Exploring space requires a whole lot of high-tech gear. But there’s something you’ll find on space missions that also connects all of us on DIYP: cameras. In this video, Scott Manley guides you through the history of cameras in space. From 1961 to the more recent years, these were the cameras astronauts used to capture iconic space photos.
We’ve already seen that astronauts can be darn good photographers. They show us what our world looks from “out there,” but it’s not just about the photographic skill. They feel the responsibility and motivation to document it. In this great video from MotivationHub, Canadian astronaut Col. Chris Hadfield talks about his images from space. He shares his motivation behind them and some more life wisdom that we all should listen to.
I can’t remember if I’ve ever thought of a selfie: “Now, this is what I call an epic shot!” Well, two recent snaps from NASA astronaut Jessica Meir made me change my mind. She recently tweeted two spacewalk selfies from outside the International Space Station (ISS), and they are out of this world, both literally and figuratively.
50 years ago, the crew of Apollo 8 took the iconic Earthrise photo. In this video published by Nostalghia, you can see how exactly the famous photo was taken. It contains a visualization of the entire process, with real voices of the Apollo 8 crew as the Earth appeared behind the Moon’s surface.
NASA’s Apollo Program was an audacious mission to send astronauts to the moon – a national goal set by President John F. Kennedy’s in a bold speech in 1961 that was an ongoing part of the Cold War. NASA’s use of photography aboard spacecraft originated during the Mercury Program when John Glenn carried two cameras during his Mercury-Atlas 6 program: 1) a Leica 1g for ultraviolet spectrascopic photos, and 2) a modified Ansco Autoset (which was a rebadged Minolta Hi-Matic by the Ansco Company) which took the first human-shot, color still photos.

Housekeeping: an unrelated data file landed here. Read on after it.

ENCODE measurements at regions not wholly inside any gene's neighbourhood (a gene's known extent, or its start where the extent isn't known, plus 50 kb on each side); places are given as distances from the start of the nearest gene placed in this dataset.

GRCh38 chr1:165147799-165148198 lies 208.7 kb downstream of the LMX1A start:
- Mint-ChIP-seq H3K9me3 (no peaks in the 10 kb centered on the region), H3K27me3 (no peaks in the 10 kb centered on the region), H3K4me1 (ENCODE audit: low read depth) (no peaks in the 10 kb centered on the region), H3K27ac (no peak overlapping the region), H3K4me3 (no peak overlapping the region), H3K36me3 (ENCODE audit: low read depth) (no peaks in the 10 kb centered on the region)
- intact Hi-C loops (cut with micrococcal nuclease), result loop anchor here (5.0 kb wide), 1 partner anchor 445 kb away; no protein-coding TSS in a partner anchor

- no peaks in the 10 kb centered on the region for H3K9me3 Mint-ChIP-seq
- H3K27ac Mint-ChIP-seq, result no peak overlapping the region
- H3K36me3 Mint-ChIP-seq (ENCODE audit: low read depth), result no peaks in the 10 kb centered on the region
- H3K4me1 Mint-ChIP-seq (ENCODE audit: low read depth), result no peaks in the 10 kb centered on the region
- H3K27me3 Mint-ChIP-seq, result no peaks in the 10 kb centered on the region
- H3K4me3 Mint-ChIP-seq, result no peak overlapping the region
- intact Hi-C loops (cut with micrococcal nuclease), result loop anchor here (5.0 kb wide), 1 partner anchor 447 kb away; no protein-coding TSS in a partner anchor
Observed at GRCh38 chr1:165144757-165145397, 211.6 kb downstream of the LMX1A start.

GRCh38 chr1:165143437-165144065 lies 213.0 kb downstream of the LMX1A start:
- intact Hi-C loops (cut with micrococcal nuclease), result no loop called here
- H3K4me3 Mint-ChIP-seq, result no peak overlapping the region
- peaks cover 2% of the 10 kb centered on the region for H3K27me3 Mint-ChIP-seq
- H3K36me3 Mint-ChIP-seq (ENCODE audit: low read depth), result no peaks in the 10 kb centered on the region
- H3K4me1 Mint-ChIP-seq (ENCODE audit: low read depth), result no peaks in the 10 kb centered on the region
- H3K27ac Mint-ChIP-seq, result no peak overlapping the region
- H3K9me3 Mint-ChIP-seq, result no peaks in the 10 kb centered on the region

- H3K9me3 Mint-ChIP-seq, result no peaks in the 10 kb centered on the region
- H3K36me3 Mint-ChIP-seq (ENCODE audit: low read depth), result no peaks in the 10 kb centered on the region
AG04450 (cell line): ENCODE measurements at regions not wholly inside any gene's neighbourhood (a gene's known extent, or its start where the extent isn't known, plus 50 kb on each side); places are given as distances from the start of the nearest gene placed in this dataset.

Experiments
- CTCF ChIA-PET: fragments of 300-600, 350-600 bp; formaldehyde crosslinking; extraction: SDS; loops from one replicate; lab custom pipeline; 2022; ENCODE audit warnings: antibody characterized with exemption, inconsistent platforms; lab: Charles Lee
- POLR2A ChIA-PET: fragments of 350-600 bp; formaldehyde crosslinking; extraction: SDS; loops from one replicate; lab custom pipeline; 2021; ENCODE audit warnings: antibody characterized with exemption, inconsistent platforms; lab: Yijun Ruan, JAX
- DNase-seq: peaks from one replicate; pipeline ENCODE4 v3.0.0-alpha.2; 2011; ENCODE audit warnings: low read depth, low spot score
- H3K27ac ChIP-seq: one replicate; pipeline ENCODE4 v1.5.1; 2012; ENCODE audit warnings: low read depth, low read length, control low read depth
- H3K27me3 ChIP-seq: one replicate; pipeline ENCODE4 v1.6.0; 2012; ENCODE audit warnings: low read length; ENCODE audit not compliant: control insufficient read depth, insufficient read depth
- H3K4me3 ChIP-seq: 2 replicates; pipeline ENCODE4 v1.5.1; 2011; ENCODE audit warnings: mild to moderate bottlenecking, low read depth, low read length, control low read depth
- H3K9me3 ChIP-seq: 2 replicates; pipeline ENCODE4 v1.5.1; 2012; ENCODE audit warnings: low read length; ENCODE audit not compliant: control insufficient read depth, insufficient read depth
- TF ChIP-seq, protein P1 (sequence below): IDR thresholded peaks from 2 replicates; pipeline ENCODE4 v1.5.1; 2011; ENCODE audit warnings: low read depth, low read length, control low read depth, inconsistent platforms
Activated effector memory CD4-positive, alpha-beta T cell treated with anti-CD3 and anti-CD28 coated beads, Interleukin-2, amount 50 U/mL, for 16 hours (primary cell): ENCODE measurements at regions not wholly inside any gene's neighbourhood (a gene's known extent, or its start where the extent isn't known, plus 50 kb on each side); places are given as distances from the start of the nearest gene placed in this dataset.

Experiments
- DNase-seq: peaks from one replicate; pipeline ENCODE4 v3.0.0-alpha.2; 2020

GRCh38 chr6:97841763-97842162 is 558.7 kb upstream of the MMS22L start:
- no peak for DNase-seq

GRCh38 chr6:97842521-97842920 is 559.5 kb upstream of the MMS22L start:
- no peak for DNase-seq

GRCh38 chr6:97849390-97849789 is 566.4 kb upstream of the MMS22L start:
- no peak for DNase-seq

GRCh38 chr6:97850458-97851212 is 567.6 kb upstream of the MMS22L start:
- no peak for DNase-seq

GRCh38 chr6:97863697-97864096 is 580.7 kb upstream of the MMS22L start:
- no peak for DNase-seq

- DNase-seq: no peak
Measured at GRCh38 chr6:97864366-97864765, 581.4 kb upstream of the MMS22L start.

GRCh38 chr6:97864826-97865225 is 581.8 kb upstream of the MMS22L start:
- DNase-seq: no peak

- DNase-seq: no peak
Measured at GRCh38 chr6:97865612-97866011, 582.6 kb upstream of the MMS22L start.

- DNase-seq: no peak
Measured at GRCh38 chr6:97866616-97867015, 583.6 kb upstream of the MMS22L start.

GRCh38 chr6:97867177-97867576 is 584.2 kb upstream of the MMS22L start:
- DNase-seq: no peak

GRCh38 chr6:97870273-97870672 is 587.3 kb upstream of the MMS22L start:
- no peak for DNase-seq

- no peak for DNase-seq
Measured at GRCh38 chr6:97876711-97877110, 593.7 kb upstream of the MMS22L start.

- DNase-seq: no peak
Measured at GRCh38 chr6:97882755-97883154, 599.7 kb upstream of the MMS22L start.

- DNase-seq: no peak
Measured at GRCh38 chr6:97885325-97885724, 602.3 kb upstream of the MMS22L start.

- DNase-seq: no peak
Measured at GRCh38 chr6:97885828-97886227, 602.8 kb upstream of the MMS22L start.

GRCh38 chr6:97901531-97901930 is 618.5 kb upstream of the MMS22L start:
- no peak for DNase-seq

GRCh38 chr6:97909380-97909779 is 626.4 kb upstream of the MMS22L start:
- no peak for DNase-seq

Astronauts are undoubtedly skilled at operating some of the most advanced machines ever created by man. Heck, they can even shoot with Nikon d5s. But using an action camera in space? Well, that’s another story. Here’s a live stream clip from Wednesday showing a NASA astronaut asking Houston a vital question about his GoPro.
Short answer: Some Latex, A hat, cardboard and smoke. Hit the jump for the long answer. Be aware that it is mildly NSFW.
Back in 1971 Apollo 15 was the most successful manned flight ever achieved, according to NASA.
But the three astronauts aboard the spacecraft weren’t all about the science, as the video below shows. Two of the astronauts took turns to photograph each other on the moon, undoubtedly aware that they’d need epic Facebook profile photos 40 years down the line.
Watch the astronauts bounce around the moon as they captured these iconic images.
Astronaut Don Pettit has become one of the most prolific astronaut photographers during his expeditions aboard the International Space Station. He could (and did) saturate downlink transfers with photos for three full days from just one 30-minute photographic session in space. While photography is part of an astronaut’s job requirement, Pettit’s engineering ingenuity and natural curiosity has led him to create photos that are as stunning for their artistic beauty as they are for their scientific value.
For a lot of us, travelling to space and taking photographs sounds like a dream job. For Don Pettit, it’s just another day at the office. In fact, part of his official NASA training included working with a number of professional photographers and trainers. Of course, being an astronaut photographer isn’t just taking beautiful photos from outer space. Pettit said in an interview with SmugMug, there’s actually a lot of engineering photography to be done, which Pettit says is actually quite uninteresting to the public.
“We have to take macro images of pins in an electrical connector or a bit of grunge in a hydraulic quick-disconnect fitting or little patterns that might develop on the surface of one of the windows. These things need to be documented so the images can be downlinked for engineers on the ground to assess what’s happening to the systems on space station. We get training specifically on doing these engineering images, which, for the most part, are not really interesting to the public.
Photography on the space station is more than just taking a bunch of pretty pictures. We take pictures of Earth and the surroundings of earth, and these pictures represent a scientific data set recorded now for over 14 years. About 1.2 million pictures were taken as of July 2012.”